All these symptoms and many others are like those experienced by people who are depressed and because of that, are sometimes misdiagnosed. Although feelings and behaviour may seem similar, it is important to remind ourselves that grief is really a passionate response to a genuine feeling of emptiness because we have lost tangible contact with someone significant in our lives.
As each person’s journey is unique so is the experience of grief and loss. There is no set timeframe for healing from the loss of a loved one, however the intensity of grief we feel does diminish over time. We learn to grow around our grief, and it becomes lighter to carry.
SUPPORT FOR THE WHOLE FAMILY
Need help managing grief and loss?
It is common to need help or assistance, and there is absolutely no shame in asking for support. Talk therapy, help with daily chores or commitments, as well as using some helpful strategies to manage how you are feeling can be valuable.
Companionship and Guidance
How can an End of Life Doula help?
- Regular contact via online/phone or in person companionship and support depending on your needs. Having someone to talk to, who will listen with the intention of holding space can be comforting and of reassurance. This may at end of life as well as afterwards for your family or significant others.
- Creating a space within your home that supports rest and wellness. Sharing simple meditation practices, gentle movement and aromatherapy may be beneficial for mind, body and spirit.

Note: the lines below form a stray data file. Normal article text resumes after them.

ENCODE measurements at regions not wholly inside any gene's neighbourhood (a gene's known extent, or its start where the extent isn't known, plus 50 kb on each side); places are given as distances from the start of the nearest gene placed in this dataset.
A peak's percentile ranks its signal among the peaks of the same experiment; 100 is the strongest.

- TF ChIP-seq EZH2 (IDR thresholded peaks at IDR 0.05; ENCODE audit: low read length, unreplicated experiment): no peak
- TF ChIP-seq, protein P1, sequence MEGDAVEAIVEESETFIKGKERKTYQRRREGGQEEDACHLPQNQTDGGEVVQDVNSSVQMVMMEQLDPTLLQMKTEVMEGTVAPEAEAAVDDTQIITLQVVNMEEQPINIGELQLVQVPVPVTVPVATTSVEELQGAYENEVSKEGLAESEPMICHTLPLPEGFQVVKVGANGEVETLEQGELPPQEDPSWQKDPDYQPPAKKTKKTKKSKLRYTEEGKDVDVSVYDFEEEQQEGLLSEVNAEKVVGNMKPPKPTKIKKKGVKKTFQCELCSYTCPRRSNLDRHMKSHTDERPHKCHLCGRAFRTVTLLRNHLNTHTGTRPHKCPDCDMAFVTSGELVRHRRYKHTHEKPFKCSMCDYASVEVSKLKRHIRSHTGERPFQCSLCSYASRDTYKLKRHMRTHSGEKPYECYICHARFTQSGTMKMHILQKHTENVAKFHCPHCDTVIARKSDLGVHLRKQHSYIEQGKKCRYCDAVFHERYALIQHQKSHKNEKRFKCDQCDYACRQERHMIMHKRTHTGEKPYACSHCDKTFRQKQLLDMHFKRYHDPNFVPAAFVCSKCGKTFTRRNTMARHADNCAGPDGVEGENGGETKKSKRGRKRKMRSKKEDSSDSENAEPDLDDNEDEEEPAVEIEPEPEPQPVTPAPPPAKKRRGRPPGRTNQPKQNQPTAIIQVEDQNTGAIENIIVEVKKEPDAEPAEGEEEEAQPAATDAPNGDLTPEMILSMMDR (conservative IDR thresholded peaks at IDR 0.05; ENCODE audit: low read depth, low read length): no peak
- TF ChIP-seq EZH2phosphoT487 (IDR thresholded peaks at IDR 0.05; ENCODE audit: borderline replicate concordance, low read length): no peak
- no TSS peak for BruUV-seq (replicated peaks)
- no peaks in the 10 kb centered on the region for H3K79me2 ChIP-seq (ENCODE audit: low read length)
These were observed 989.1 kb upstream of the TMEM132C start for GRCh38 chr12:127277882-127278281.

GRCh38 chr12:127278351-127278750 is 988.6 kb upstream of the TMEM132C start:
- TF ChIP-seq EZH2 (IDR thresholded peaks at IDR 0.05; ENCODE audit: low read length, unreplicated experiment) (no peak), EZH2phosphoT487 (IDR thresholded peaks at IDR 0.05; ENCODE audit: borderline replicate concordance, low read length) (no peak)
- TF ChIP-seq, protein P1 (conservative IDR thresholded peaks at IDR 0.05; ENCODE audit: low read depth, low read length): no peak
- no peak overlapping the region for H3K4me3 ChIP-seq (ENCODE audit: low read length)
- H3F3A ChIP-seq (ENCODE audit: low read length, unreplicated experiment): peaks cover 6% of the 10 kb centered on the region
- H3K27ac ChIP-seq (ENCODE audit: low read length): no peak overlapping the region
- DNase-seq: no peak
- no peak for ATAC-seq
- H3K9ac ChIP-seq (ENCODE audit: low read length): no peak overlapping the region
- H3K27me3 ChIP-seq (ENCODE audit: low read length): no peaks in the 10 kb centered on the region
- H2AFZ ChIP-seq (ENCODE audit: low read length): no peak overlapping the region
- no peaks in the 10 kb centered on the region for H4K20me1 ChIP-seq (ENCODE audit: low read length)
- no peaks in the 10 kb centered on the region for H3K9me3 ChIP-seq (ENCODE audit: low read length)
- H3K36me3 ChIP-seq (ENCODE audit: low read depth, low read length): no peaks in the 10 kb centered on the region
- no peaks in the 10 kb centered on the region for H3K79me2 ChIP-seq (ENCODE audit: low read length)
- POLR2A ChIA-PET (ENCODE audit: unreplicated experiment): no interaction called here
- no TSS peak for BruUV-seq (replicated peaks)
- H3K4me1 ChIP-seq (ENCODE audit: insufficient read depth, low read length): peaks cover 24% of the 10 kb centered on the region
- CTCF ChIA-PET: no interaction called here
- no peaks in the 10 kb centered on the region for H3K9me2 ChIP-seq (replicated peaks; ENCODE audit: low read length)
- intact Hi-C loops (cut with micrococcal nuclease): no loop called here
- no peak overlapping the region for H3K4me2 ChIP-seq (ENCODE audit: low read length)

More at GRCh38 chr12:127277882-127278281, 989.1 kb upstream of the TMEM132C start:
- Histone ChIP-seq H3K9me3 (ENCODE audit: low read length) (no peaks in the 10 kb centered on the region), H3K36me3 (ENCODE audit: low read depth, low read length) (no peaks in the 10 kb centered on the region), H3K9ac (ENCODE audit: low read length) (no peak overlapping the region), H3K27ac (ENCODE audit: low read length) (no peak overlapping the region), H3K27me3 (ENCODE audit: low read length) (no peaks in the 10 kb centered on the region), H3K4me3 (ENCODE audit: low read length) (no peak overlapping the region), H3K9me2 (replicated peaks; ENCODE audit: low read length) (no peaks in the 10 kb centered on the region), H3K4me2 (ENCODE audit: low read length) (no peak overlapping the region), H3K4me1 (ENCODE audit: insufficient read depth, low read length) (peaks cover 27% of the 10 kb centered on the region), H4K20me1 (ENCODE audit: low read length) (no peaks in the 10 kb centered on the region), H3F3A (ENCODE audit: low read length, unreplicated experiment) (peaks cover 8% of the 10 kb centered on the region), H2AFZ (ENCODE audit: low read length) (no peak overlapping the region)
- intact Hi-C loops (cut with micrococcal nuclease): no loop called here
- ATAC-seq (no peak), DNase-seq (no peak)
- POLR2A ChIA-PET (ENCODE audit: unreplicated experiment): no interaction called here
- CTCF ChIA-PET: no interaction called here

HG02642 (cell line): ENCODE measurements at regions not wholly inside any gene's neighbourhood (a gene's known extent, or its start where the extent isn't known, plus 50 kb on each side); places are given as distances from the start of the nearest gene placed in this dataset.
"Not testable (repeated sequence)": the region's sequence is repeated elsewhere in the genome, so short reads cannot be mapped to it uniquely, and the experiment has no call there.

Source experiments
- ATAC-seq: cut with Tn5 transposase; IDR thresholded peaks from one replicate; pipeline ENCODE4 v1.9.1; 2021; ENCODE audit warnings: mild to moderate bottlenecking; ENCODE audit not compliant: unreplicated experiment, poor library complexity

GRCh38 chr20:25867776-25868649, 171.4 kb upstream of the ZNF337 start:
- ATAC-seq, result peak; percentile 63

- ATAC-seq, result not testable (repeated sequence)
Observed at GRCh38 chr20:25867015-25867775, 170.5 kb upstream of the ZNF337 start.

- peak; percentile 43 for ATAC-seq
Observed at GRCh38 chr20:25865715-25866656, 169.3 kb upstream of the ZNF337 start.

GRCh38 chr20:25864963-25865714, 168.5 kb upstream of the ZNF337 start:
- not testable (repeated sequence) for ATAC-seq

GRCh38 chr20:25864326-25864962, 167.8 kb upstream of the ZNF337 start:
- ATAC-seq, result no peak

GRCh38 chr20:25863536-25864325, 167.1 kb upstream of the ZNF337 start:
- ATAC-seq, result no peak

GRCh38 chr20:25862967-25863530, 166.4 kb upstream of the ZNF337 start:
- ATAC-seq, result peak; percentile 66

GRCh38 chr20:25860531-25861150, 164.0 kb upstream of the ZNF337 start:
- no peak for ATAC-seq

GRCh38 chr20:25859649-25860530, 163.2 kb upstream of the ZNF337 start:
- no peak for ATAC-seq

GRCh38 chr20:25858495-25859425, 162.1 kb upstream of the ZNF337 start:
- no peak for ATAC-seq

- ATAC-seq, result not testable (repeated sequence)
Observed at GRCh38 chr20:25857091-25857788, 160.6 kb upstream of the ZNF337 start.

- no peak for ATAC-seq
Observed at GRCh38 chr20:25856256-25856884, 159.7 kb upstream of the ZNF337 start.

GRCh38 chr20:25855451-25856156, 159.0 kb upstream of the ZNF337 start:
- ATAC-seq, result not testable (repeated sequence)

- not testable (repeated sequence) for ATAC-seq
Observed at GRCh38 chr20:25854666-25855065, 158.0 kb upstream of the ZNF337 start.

- Practical ideas and resources to support children and teenagers to express their feelings and needs.
- Referral to counselling or psychology services for professional counselling and support.
- Assistance with organising practical supports such as shopping, gardening, child minding, transport needs and appointments.
- Accompanying you to appointments to take notes and support to communicate with medical, legal or other professionals.
- Support to organise and complete necessary paperwork with a Solicitor for Probate such as Bank Accounts, Superannuation, and Investments.
- Support to organise, save, distribute or store your loved one’s belongings when you are ready.
- Support to create legacy items or special keepsakes. This may include creating photo memory books, slideshows, recordings of stories and family history, memorial jewellery or any other wonderful ideas you may have.
- Support to access funded services and support in your home if eligible (through NDIS or Aged Care). These may include personal care, domestic assistance, social support and transport services.
- Support to plan for and transition into respite care, or residential nursing care due a change in circumstance, wellness or death of your partner/carer.
Seeing death as the end of the ocean is like seeing the horizon as the end of the ocean.David Searls
When the heart weeps for what it has lost, the soul laughs for what it has found.Sufi Aphorism
Death is not extinguishing the light; it is only putting out the lamp because the dawn has come.Rabindranath Tagore
I love you neither with my heart nor with my mind. My heart might stop. My mind can forget. I love you with my soul because my soul never stops or forgets.Rumi
Perhaps they are not stars but rather openings in heaven where the love of our lost ones pours through and shines down upon us to let us know they are happy.Unknown
We’re all just walking each other home.Ram Dass
Live as if you were to die tomorrow. Learn as if you were to live forever.Mahatma Gandhi
There is love in holding and there is love in letting go.Elizabeth Berg